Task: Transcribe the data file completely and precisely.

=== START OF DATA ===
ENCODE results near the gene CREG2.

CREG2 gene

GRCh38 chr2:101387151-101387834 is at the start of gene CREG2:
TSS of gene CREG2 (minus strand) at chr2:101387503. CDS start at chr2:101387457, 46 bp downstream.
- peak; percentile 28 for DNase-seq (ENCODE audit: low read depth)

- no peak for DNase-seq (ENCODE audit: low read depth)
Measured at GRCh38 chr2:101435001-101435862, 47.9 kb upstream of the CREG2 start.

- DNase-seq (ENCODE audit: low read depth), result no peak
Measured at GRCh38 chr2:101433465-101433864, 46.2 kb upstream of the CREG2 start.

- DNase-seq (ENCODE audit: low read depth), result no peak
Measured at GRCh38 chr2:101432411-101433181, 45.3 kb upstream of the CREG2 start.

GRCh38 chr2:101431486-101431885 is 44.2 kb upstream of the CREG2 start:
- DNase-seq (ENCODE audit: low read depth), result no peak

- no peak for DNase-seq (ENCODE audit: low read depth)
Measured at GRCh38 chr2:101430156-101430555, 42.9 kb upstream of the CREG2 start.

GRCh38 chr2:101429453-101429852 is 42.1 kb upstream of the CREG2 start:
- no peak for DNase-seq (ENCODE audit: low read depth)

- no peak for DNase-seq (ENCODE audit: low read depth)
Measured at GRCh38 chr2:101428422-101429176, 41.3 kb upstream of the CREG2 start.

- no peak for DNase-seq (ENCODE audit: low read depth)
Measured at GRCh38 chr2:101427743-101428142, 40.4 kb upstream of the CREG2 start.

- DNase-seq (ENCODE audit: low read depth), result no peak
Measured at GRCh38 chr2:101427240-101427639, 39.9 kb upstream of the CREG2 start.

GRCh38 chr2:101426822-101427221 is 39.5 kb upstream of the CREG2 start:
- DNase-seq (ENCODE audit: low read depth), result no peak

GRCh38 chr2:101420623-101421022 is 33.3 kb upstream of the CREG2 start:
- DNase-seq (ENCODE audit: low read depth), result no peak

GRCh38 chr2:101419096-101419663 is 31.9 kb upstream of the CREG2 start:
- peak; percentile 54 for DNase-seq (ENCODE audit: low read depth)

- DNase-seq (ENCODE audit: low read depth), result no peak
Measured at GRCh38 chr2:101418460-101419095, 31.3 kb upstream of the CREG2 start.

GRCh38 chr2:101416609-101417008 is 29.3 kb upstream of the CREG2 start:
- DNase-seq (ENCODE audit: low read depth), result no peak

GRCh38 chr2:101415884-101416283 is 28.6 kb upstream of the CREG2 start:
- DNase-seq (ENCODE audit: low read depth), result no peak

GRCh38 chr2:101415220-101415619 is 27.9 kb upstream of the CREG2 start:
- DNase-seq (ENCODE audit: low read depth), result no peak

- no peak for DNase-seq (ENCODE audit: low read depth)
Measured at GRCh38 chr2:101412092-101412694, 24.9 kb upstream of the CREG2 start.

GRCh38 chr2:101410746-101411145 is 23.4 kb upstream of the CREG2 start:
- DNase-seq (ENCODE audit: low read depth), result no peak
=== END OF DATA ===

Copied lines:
ENCODE results near the gene CREG2.

CREG2 gene

GRCh38 chr2:101387151-101387834 is at the start of gene CREG2:
TSS of gene CREG2 (minus strand) at chr2:101387503. CDS start at chr2:101387457, 46 bp downstream.
- peak; percentile 28 for DNase-seq (ENCODE audit: low read depth)

- no peak for DNase-seq (ENCODE audit: low read depth)
Measured at GRCh38 chr2:101435001-101435862, 47.9 kb upstream of the CREG2 start.

- DNase-seq (ENCODE audit: low read depth), result no peak
Measured at GRCh38 chr2:101433465-101433864, 46.2 kb upstream of the CREG2 start.

- DNase-seq (ENCODE audit: low read depth), result no peak
Measured at GRCh38 chr2:101432411-101433181, 45.3 kb upstream of the CREG2 start.

GRCh38 chr2:101431486-101431885 is 44.2 kb upstream of the CREG2 start:
- DNase-seq (ENCODE audit: low read depth), result no peak

- no peak for DNase-seq (ENCODE audit: low read depth)
Measured at GRCh38 chr2:101430156-101430555, 42.9 kb upstream of the CREG2 start.

GRCh38 chr2:101429453-101429852 is 42.1 kb upstream of the CREG2 start:
- no peak for DNase-seq (ENCODE audit: low read depth)

- no peak for DNase-seq (ENCODE audit: low read depth)
Measured at GRCh38 chr2:101428422-101429176, 41.3 kb upstream of the CREG2 start.

- no peak for DNase-seq (ENCODE audit: low read depth)
Measured at GRCh38 chr2:101427743-101428142, 40.4 kb upstream of the CREG2 start.

- DNase-seq (ENCODE audit: low read depth), result no peak
Measured at GRCh38 chr2:101427240-101427639, 39.9 kb upstream of the CREG2 start.

GRCh38 chr2:101426822-101427221 is 39.5 kb upstream of the CREG2 start:
- DNase-seq (ENCODE audit: low read depth), result no peak

GRCh38 chr2:101420623-101421022 is 33.3 kb upstream of the CREG2 start:
- DNase-seq (ENCODE audit: low read depth), result no peak

GRCh38 chr2:101419096-101419663 is 31.9 kb upstream of the CREG2 start:
- peak; percentile 54 for DNase-seq (ENCODE audit: low read depth)

- DNase-seq (ENCODE audit: low read depth), result no peak
Measured at GRCh38 chr2:101418460-101419095, 31.3 kb upstream of the CREG2 start.

GRCh38 chr2:101416609-101417008 is 29.3 kb upstream of the CREG2 start:
- DNase-seq (ENCODE audit: low read depth), result no peak

GRCh38 chr2:101415884-101416283 is 28.6 kb upstream of the CREG2 start:
- DNase-seq (ENCODE audit: low read depth), result no peak

GRCh38 chr2:101415220-101415619 is 27.9 kb upstream of the CREG2 start:
- DNase-seq (ENCODE audit: low read depth), result no peak

- no peak for DNase-seq (ENCODE audit: low read depth)
Measured at GRCh38 chr2:101412092-101412694, 24.9 kb upstream of the CREG2 start.

GRCh38 chr2:101410746-101411145 is 23.4 kb upstream of the CREG2 start:
- DNase-seq (ENCODE audit: low read depth), result no peak